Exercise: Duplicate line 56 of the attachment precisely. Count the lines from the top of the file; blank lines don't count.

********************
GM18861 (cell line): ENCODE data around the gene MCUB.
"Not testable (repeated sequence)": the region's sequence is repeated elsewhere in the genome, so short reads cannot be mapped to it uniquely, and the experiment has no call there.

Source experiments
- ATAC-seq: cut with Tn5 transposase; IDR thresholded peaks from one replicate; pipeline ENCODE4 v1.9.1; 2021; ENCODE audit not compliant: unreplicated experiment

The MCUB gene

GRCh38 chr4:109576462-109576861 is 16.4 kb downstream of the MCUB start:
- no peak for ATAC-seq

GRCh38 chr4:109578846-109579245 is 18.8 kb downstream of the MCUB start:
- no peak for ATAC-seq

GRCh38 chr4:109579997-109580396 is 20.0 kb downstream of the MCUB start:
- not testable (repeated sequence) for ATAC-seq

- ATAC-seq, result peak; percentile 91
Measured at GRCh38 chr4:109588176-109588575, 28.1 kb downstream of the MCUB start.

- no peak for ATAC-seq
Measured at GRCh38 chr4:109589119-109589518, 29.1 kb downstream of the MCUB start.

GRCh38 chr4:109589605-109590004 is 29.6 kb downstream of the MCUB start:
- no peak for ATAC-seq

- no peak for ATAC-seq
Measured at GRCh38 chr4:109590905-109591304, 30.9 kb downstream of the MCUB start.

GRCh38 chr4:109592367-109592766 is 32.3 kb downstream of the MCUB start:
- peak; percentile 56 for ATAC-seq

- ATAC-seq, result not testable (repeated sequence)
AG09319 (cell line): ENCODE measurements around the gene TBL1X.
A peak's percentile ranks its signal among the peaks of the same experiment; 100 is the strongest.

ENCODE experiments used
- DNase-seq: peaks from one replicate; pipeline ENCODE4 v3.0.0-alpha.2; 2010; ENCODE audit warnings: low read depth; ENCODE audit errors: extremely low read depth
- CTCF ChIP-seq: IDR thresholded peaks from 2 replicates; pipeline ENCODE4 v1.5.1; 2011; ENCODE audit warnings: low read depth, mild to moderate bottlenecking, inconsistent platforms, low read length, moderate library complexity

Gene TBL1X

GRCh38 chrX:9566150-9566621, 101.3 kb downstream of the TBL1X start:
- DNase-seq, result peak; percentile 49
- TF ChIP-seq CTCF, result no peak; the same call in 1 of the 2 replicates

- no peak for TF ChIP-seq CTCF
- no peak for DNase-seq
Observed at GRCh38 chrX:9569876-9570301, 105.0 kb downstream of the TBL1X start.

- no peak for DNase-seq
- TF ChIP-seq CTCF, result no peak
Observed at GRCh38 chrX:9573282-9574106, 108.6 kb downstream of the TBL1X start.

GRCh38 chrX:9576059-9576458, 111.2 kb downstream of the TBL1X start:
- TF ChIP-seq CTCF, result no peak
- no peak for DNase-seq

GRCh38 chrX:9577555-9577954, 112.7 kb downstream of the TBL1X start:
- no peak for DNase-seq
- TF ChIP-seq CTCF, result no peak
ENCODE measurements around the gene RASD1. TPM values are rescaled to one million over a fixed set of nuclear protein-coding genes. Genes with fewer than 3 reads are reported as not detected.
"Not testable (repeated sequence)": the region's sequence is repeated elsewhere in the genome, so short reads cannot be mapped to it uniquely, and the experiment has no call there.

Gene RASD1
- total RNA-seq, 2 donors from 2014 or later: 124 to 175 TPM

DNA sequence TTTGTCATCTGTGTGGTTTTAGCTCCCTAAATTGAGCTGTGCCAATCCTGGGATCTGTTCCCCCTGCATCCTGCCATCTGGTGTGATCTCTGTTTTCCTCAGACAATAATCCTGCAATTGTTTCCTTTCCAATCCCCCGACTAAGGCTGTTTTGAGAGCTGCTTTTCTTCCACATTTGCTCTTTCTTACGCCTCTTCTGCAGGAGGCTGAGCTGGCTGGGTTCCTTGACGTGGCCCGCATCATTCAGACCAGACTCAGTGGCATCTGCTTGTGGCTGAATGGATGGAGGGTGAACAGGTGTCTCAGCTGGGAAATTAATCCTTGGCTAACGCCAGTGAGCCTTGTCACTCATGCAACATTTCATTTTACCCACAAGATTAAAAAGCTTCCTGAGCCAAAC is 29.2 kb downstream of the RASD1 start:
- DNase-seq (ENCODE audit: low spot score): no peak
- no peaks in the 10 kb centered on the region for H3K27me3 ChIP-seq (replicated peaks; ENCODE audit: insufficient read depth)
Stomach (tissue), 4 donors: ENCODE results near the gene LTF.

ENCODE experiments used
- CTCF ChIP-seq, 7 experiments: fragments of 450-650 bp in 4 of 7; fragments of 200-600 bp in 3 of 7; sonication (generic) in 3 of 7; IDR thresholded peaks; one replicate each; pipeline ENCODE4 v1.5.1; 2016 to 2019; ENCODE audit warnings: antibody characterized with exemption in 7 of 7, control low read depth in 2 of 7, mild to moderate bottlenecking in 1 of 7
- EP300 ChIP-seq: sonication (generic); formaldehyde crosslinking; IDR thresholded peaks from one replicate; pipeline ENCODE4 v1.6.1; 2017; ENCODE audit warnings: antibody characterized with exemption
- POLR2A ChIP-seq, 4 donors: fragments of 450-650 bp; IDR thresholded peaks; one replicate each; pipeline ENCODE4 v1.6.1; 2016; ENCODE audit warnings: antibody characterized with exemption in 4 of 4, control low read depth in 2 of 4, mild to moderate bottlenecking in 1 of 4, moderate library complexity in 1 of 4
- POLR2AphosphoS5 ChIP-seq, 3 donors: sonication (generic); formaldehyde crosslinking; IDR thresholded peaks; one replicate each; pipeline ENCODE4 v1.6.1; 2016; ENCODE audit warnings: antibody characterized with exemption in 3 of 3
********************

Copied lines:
- POLR2AphosphoS5 ChIP-seq, 3 donors: sonication (generic); formaldehyde crosslinking; IDR thresholded peaks; one replicate each; pipeline ENCODE4 v1.6.1; 2016; ENCODE audit warnings: antibody characterized with exemption in 3 of 3